Leviticus 27:10 He shall not alter it, nor change it, a good for a bad, or a bad for a good: and if he shall at all change beast for beast, then it and the exchange thereof shall be holy.

Leviticus 27:11 And if it be any unclean beast, of which they do not offer a sacrifice unto the LORD, then he shall present the beast before the priest:

Leviticus 27:12 And the priest shall value it, whether it be good or bad: as thou valuest it, who art the priest, so shall it be.

Leviticus 27:13 But if he will at all redeem it, then he shall add a fifth part thereof unto thy estimation.

Leviticus 27:14 And when a man shall sanctify his house to be holy unto the LORD, then the priest shall estimate it, whether it be good or bad: as the priest shall estimate it, so shall it stand.

Leviticus 27:15 And if he that sanctified it will redeem his house, then he shall add the fifth part of the money of thy estimation unto it, and it shall be his.

Leviticus 27:16 And if a man shall sanctify unto the LORD some part of a field of his possession, then thy estimation shall be according to the seed thereof: an homer of barley seed shall be valued at fifty shekels of silver.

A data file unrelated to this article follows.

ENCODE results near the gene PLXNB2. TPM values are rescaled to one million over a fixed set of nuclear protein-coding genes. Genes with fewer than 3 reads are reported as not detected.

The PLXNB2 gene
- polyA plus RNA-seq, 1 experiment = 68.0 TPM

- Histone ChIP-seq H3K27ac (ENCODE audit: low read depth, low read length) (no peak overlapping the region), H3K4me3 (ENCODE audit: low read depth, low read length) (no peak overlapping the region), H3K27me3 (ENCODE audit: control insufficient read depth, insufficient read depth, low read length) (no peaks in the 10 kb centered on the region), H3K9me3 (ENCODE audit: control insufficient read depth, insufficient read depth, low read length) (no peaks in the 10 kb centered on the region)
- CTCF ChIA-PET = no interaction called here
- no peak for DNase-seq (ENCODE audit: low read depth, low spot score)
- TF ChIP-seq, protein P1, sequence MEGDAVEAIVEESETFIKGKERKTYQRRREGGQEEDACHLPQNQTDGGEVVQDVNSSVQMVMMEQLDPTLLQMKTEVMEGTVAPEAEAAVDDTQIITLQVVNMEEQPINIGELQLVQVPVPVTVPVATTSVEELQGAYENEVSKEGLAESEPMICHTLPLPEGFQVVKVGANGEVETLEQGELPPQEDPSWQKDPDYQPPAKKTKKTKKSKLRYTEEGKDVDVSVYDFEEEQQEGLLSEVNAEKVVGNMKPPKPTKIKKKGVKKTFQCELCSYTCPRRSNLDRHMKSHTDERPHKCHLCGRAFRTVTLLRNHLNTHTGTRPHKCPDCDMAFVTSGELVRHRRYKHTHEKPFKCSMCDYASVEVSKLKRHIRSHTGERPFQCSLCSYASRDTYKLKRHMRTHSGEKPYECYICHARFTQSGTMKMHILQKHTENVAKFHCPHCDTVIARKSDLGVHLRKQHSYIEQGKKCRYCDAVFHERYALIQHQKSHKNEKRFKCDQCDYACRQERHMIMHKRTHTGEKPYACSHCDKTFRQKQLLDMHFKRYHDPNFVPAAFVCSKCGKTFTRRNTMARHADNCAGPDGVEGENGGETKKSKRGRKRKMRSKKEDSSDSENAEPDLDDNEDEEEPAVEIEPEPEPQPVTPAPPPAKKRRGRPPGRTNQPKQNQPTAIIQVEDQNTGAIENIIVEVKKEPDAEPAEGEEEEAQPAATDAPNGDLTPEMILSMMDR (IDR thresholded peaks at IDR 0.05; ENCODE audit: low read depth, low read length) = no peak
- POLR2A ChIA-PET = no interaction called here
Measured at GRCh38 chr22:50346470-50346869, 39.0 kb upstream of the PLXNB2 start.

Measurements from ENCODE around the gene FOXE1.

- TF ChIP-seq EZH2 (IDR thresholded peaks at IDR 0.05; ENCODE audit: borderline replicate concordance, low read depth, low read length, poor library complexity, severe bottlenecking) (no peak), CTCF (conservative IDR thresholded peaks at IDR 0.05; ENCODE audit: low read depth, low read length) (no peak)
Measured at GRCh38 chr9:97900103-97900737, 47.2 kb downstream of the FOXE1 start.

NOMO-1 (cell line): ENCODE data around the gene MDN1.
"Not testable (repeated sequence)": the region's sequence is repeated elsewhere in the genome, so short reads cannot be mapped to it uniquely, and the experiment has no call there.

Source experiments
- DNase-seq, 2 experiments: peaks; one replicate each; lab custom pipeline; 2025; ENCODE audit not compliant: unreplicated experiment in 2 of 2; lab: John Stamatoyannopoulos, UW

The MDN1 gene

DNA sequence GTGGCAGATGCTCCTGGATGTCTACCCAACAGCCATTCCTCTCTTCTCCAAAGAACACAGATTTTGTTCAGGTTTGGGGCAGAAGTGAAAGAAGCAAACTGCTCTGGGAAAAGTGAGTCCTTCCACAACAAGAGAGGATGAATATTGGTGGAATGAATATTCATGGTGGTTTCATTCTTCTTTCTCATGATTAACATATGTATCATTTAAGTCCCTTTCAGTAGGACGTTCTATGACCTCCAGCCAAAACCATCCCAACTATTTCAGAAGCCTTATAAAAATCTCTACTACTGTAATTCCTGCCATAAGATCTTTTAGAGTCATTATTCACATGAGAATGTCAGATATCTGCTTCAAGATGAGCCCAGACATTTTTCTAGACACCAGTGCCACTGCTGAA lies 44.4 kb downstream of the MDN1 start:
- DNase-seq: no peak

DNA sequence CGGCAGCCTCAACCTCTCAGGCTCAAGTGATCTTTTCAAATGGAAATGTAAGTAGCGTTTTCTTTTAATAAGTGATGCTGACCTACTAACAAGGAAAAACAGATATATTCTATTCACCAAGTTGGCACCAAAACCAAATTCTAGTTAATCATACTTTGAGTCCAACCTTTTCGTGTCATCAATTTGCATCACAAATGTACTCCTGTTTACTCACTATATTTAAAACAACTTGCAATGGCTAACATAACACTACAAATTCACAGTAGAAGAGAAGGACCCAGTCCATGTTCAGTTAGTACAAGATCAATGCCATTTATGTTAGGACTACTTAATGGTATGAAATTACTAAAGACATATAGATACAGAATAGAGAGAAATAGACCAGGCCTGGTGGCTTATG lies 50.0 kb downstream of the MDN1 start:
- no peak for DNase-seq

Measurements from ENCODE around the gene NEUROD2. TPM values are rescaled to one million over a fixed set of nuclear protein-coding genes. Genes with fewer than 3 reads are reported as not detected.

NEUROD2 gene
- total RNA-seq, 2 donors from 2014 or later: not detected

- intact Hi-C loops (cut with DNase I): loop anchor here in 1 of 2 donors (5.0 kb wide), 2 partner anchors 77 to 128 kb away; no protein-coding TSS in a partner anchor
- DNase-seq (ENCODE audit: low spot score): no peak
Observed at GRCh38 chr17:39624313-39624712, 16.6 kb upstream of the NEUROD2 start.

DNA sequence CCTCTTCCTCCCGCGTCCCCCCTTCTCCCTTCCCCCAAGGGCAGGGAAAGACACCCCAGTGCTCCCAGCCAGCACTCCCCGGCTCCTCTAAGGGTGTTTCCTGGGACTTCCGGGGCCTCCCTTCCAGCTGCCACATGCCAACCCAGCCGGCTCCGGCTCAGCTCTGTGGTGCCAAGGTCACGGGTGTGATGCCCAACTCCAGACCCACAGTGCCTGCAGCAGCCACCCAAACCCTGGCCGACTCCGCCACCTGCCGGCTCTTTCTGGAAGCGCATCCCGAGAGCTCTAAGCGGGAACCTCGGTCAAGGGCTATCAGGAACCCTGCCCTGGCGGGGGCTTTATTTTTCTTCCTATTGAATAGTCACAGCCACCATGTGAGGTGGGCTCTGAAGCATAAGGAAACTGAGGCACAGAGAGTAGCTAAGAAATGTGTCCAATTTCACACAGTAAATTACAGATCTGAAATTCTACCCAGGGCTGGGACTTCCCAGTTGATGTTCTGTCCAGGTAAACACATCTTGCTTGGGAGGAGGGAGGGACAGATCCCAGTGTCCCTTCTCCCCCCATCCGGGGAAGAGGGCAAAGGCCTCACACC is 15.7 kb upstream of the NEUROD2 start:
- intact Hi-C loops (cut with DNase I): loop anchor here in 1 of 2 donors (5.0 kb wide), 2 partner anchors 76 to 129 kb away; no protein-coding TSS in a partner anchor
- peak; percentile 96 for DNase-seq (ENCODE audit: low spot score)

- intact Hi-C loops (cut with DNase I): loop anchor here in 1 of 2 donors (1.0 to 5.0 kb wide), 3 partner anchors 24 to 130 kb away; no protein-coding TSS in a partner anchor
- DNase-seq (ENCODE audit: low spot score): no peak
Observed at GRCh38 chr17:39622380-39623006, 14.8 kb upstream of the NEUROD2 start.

Leviticus 27:17 If he sanctify his field from the year of jubilee, according to thy estimation it shall stand.

Leviticus 27:18 But if he sanctify his field after the jubilee, then the priest shall reckon unto him the money according to the years that remain, even unto the year of the jubilee, and it shall be abated from thy estimation.

Leviticus 27:19 And if he that sanctified the field will in any wise redeem it, then he shall add the fifth part of the money of thy estimation unto it, and it shall be assured to him.

Leviticus 27:20 And if he will not redeem the field, or if he have sold the field to another man, it shall not be redeemed any more.

Leviticus 27:21 But the field, when it goeth out in the jubilee, shall be holy unto the LORD, as a field devoted; the possession thereof shall be the priest's.